Is Our Critical Infrastructure Cyber Resistant?

Scientific American recently published an article which concluded that while our power grid and most of our infrastructure is pretty well built, it was not constructed with cybersecurity in mind. And our adversaries are pouring it on, the article says, learning about our industrial computer networks and, more urgently, how our industrial engineering systems can be disrupted or torched. “That’s where you start reaching some particularly alarming scenarios,” Scientific American says.

Writing for Law360®, Wiley Rein LLP partner and former U.S. Justice Department attorney Megan Brown, along with her colleagues Matthew Gardner and Michael Diakiwski, agreed that our adversaries continue to be aggressive. They cited the WannaCry malware attack from North Korea, an event that whipped up a “flurry of federal cybersecurity activity” in December. And we can expect a busy 2018, the Wiley Rein attorneys wrote, with review of national security strategy and executive orders, policymakers considering how to secure the internet of things, the National Institute of Standards and Technology revising its “Framework for Improving Critical Infrastructure Cybersecurity,” and the U.S. Department of Homeland Security planning an aggressive approach to public-private collaboration.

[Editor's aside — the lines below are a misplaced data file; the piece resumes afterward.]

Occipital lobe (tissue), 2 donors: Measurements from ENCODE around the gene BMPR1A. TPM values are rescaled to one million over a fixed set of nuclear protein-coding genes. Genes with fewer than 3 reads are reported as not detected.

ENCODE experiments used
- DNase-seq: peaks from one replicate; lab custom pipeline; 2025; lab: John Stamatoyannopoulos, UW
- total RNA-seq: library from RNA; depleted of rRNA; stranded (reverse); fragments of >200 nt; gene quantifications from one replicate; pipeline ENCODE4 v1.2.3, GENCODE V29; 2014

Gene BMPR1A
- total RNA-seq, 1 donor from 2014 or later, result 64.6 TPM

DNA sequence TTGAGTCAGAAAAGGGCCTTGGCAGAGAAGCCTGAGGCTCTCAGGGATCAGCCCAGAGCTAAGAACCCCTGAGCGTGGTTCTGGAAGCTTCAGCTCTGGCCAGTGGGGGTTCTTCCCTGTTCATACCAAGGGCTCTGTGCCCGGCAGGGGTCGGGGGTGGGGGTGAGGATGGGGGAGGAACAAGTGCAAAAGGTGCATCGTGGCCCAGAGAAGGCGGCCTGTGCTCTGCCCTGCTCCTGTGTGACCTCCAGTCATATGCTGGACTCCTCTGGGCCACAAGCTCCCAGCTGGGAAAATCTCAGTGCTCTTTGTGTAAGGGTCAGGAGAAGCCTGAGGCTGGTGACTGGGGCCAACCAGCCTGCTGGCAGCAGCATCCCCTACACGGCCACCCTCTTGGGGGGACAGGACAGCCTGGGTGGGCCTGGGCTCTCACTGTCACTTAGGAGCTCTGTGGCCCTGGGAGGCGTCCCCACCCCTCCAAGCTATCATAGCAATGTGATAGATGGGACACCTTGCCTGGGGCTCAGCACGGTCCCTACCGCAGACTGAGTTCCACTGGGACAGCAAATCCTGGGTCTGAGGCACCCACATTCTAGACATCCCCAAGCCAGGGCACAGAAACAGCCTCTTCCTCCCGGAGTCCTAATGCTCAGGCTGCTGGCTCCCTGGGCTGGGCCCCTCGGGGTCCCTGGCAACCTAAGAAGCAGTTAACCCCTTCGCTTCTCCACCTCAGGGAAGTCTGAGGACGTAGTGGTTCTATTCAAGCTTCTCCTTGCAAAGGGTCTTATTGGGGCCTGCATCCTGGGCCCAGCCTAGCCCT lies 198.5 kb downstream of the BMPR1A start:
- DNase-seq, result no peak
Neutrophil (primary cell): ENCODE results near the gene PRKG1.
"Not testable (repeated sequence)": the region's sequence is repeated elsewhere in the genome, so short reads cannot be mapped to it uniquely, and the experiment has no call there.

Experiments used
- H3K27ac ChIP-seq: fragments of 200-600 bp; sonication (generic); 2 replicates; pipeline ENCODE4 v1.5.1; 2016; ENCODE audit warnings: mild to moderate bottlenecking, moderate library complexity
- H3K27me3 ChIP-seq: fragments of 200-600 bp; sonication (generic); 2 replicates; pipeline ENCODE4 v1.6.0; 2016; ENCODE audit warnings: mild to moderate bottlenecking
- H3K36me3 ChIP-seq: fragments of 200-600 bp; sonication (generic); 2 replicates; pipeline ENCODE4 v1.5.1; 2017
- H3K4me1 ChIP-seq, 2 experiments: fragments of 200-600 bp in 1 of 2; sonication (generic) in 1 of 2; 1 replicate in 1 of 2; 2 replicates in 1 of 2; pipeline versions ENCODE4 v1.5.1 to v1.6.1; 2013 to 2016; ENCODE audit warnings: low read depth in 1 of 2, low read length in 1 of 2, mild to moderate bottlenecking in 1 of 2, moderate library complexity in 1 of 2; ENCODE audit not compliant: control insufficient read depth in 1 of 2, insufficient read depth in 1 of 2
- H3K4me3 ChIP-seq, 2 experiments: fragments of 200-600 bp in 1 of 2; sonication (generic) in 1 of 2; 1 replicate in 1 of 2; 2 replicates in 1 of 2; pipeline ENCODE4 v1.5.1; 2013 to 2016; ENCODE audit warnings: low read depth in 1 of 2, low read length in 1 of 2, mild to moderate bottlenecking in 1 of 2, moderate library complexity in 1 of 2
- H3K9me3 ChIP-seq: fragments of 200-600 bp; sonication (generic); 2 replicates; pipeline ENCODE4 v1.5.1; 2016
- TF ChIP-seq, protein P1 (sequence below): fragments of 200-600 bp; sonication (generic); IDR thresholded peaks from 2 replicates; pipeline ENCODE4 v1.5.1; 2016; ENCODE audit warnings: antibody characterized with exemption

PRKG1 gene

“Even without direct regulation,” Brown, Gardner and Diakiwski wrote for Law360®, “the private sector will be affected, given its control of infrastructure and technology and increasing government concern about networks, supply chain security, software, IoT, patching, and technical integrity across the economy. Executive boards will be expected to ratchet up their review of internal risk management, and companies will face demands to share information and expertise with the government. Overall, these enhanced government expectations for private sector collaboration will raise the stakes for private companies.”

Join us for a webinar when Brown will be joined by Gus P. Coldebella, Partner, Fish & Richardson, former acting General Counsel at the U.S. Department of Homeland Security, when they will discuss the threats to our critical infrastructure, and the impact relevant legislative, regulatory and government initiatives will have on organizations.

What they will cover: 

• Defining the corporate infrastructure made up of electricity power plants, telecommunications networks, to shipping lines, transportation routes, financial services, water supplies and more.
• An overview of the cyber threats to key components of our infrastructure
• Responsibilities and legal liabilities facing companies
• Overview of current and pending regulations, and government initiatives
• What the Department of Homeland Security’s cyber focus means to the private sector
• Impact of National Institute of Standards and Technology on companies
• Expectations for corporate governance and accountability
• Potential impact of tightening cybersecurity on conducting global business
• Impact of international regulation on U.S. companies

*CLE is approved or in the process of approval for the mandatory CLE states listed below for 90 minutes of CLE credit. The type of credit allowed will be determined by the state governing MCLE Board.